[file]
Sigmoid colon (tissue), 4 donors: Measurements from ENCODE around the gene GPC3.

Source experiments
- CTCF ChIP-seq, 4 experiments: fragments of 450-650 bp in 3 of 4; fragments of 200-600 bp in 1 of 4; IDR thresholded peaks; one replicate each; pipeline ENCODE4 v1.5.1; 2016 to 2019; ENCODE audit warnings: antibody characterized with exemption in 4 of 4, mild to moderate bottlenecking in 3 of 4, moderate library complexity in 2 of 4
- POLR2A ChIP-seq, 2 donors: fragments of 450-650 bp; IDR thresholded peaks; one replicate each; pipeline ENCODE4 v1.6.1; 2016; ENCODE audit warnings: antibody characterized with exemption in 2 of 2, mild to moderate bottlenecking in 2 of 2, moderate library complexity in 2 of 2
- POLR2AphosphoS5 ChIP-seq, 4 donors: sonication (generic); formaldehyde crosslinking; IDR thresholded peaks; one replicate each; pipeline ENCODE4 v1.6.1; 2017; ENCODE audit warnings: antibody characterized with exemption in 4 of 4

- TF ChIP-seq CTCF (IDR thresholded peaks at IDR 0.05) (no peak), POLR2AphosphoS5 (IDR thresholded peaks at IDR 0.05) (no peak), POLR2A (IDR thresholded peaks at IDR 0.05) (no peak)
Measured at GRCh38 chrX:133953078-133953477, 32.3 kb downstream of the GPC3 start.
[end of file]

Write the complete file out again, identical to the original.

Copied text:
Sigmoid colon (tissue), 4 donors: Measurements from ENCODE around the gene GPC3.

Source experiments
- CTCF ChIP-seq, 4 experiments: fragments of 450-650 bp in 3 of 4; fragments of 200-600 bp in 1 of 4; IDR thresholded peaks; one replicate each; pipeline ENCODE4 v1.5.1; 2016 to 2019; ENCODE audit warnings: antibody characterized with exemption in 4 of 4, mild to moderate bottlenecking in 3 of 4, moderate library complexity in 2 of 4
- POLR2A ChIP-seq, 2 donors: fragments of 450-650 bp; IDR thresholded peaks; one replicate each; pipeline ENCODE4 v1.6.1; 2016; ENCODE audit warnings: antibody characterized with exemption in 2 of 2, mild to moderate bottlenecking in 2 of 2, moderate library complexity in 2 of 2
- POLR2AphosphoS5 ChIP-seq, 4 donors: sonication (generic); formaldehyde crosslinking; IDR thresholded peaks; one replicate each; pipeline ENCODE4 v1.6.1; 2017; ENCODE audit warnings: antibody characterized with exemption in 4 of 4

- TF ChIP-seq CTCF (IDR thresholded peaks at IDR 0.05) (no peak), POLR2AphosphoS5 (IDR thresholded peaks at IDR 0.05) (no peak), POLR2A (IDR thresholded peaks at IDR 0.05) (no peak)
Measured at GRCh38 chrX:133953078-133953477, 32.3 kb downstream of the GPC3 start.